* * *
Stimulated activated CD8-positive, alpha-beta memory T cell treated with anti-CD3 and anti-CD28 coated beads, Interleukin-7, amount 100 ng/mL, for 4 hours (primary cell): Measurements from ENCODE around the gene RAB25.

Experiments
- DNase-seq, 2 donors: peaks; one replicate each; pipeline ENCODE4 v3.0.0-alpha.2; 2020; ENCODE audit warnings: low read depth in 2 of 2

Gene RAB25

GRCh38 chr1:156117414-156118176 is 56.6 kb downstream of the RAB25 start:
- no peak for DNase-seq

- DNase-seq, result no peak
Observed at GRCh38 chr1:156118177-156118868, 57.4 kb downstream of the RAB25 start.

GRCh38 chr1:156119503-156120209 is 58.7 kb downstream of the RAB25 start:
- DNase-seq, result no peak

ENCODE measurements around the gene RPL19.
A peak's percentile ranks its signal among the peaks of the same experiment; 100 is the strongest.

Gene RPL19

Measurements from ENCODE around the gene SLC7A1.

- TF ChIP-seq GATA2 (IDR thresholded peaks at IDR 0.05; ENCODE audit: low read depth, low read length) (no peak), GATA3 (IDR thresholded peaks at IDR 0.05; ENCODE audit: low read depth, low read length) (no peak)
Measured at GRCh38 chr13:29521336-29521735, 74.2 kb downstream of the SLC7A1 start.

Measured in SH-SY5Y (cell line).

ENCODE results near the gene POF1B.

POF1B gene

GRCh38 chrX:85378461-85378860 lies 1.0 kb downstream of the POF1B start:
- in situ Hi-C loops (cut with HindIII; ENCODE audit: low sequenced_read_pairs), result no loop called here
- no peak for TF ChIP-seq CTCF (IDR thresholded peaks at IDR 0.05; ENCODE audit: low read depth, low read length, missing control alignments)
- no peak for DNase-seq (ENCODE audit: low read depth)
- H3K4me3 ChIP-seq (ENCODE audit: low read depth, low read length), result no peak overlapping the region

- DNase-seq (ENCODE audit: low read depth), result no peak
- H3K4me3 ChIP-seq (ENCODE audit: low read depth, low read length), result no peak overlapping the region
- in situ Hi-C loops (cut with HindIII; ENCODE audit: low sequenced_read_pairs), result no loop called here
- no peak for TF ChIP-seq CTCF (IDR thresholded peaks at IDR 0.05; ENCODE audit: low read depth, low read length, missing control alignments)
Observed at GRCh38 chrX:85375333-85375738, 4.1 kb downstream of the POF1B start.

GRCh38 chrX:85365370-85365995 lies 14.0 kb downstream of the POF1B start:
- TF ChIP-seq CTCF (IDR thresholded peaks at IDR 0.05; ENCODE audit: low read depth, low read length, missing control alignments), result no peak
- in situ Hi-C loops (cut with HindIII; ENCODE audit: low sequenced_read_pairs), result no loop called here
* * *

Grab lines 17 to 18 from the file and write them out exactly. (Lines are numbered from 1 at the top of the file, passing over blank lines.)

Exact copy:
Measured in SH-SY5Y (cell line).

ENCODE results near the gene POF1B.